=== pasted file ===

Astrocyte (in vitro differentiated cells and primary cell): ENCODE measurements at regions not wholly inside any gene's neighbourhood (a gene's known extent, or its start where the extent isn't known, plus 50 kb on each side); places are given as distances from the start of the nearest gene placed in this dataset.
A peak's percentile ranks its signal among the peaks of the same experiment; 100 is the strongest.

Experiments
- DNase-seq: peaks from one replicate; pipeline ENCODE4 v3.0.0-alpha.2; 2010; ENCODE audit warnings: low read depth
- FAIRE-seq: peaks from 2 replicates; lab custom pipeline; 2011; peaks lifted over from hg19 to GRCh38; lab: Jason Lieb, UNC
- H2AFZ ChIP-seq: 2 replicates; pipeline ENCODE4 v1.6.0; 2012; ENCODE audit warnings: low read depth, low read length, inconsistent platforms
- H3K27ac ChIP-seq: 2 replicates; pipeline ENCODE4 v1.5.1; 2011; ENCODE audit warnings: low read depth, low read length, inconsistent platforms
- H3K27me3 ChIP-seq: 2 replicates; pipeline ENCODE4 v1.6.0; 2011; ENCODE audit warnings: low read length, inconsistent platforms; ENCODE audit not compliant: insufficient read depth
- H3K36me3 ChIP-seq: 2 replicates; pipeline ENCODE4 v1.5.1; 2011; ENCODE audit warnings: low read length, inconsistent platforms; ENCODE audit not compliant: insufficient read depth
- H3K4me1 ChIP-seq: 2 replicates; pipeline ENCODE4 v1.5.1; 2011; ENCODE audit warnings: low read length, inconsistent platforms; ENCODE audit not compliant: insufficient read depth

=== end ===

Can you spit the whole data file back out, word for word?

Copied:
Astrocyte (in vitro differentiated cells and primary cell): ENCODE measurements at regions not wholly inside any gene's neighbourhood (a gene's known extent, or its start where the extent isn't known, plus 50 kb on each side); places are given as distances from the start of the nearest gene placed in this dataset.
A peak's percentile ranks its signal among the peaks of the same experiment; 100 is the strongest.

Experiments
- DNase-seq: peaks from one replicate; pipeline ENCODE4 v3.0.0-alpha.2; 2010; ENCODE audit warnings: low read depth
- FAIRE-seq: peaks from 2 replicates; lab custom pipeline; 2011; peaks lifted over from hg19 to GRCh38; lab: Jason Lieb, UNC
- H2AFZ ChIP-seq: 2 replicates; pipeline ENCODE4 v1.6.0; 2012; ENCODE audit warnings: low read depth, low read length, inconsistent platforms
- H3K27ac ChIP-seq: 2 replicates; pipeline ENCODE4 v1.5.1; 2011; ENCODE audit warnings: low read depth, low read length, inconsistent platforms
- H3K27me3 ChIP-seq: 2 replicates; pipeline ENCODE4 v1.6.0; 2011; ENCODE audit warnings: low read length, inconsistent platforms; ENCODE audit not compliant: insufficient read depth
- H3K36me3 ChIP-seq: 2 replicates; pipeline ENCODE4 v1.5.1; 2011; ENCODE audit warnings: low read length, inconsistent platforms; ENCODE audit not compliant: insufficient read depth
- H3K4me1 ChIP-seq: 2 replicates; pipeline ENCODE4 v1.5.1; 2011; ENCODE audit warnings: low read length, inconsistent platforms; ENCODE audit not compliant: insufficient read depth